1.1 Tutorial ontologies: examples of error propagation in teaching

There are two popular tutorial ontologies, being the Wine Ontology and the Pizza ontology, one for being linked to the OWL guide and the other for being linked to the most popular ontology development environment (Protégé). They both have various shortcomings as tutorial ontologies, however, especially concerning modelling practices or styles, which are discussed first.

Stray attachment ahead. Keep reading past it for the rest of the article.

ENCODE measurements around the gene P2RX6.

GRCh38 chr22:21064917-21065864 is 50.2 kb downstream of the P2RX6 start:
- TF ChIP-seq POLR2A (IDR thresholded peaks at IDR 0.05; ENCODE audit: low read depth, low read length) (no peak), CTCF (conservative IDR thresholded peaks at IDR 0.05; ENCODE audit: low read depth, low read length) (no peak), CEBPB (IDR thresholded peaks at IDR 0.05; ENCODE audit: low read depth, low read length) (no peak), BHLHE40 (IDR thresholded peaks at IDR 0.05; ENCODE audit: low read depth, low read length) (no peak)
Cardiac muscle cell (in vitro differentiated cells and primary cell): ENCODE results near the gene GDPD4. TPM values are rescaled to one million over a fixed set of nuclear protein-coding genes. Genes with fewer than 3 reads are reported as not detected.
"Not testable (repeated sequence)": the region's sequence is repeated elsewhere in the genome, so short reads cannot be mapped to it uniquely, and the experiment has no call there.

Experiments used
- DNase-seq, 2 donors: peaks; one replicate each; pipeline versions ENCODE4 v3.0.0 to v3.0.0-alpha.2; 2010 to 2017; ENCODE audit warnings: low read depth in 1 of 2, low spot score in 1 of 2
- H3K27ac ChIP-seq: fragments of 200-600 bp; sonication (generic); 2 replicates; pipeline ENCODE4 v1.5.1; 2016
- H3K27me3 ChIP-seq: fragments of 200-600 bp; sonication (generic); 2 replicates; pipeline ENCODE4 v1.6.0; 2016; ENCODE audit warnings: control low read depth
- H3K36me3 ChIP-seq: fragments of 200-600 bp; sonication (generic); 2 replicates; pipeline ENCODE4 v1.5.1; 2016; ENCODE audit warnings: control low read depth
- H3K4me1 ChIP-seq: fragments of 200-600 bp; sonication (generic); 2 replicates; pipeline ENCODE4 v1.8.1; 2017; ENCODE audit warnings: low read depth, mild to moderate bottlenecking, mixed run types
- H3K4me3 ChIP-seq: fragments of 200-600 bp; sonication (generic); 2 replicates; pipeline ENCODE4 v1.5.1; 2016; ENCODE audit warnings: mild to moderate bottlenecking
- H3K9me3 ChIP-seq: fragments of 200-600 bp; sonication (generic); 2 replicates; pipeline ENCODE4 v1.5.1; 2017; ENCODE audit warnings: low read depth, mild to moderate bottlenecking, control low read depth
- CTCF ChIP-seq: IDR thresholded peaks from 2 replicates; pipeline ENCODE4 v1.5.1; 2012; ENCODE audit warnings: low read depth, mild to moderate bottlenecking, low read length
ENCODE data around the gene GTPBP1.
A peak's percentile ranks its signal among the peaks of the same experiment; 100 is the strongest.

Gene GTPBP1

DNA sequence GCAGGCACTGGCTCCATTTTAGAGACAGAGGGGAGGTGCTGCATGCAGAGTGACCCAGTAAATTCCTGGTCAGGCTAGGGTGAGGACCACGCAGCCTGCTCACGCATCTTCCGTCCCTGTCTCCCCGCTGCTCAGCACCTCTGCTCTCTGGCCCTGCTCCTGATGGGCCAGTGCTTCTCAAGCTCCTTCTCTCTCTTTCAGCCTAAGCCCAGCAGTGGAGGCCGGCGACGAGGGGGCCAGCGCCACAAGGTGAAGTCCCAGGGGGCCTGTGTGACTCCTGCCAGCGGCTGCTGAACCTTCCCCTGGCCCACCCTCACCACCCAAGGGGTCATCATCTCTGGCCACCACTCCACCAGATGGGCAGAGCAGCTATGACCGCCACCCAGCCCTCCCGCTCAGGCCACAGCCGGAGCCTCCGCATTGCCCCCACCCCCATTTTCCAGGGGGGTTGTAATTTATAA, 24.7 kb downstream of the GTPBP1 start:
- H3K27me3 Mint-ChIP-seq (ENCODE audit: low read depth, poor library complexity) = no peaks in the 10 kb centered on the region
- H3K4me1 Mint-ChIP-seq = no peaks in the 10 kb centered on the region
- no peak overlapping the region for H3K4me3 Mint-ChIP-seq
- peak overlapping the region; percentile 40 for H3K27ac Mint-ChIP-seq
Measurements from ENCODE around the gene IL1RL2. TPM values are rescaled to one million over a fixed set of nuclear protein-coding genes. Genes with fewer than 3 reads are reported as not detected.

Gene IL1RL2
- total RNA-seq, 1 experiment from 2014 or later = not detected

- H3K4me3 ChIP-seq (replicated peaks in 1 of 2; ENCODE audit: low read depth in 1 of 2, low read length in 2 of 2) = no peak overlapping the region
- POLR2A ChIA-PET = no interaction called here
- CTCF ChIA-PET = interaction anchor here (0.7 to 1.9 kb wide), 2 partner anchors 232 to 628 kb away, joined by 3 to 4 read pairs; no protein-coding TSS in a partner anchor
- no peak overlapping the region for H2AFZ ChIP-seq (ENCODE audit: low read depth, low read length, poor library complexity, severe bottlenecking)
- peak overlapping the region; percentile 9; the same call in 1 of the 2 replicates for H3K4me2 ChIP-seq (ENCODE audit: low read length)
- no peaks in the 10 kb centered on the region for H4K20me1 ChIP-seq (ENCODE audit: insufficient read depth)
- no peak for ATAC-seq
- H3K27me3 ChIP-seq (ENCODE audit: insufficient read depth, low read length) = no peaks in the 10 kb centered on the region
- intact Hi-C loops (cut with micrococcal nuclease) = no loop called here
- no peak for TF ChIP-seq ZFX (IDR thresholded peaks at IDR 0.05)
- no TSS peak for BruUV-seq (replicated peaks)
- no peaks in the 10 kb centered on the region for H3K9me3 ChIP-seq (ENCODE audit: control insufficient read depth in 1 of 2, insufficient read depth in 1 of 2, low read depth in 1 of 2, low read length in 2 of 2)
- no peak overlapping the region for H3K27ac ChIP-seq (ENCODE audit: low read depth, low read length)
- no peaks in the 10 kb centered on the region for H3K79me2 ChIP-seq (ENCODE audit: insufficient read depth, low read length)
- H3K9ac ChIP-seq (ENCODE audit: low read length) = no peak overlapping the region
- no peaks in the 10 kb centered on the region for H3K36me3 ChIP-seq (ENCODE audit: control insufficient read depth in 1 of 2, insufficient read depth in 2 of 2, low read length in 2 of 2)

The Wine ontology111http://www.w3.org/TR/2003/PR-owl-guide-20031209/wine and its related “Ontology development 101” 222https://protege.stanford.edu/publications/ontology_development/ontology101-noy-mcguinness.html predates OWL 1 with its frames and slots. While the guide contains good suggestions, such as that “Synonyms for the same concept do not represent different classes”, there are modelling issues, notably that the ontology is replete with the class-as-instance error333Promoted by the incorrect statement in the guideline “Individual instances are the most specific concepts represented in a knowledge base.” (e.g., TaylorPort as instance of Port and MalbecGrape as instance of Grape instead of as subclass of), and the sub-optimal object property naming scheme of ‘hasX’ , such as adjacentRegion between two Regions rather than the reusable and generic adjacent. Further, it uses different desiderata in the direct subclassing of wine444e.g., the likes of Bordeaux and Loire (region-based) and Chardonnay and Cabernet Sauvignon (grape-based), and then there are other criteria, like DessertWine (food pairing-based grouping) and ‘wine descriptor’ ones (DryWine, RedWine, TableWine), which does make it interesting for showing classification reasoning (except the undesirable deduction that DryWine TableWine), but is not ideal from a modelling viewpoint. Further, from a tutorial viewpoint: there are many repetitions, such as very many wineries, which distract from the principles, and it lacks annotations.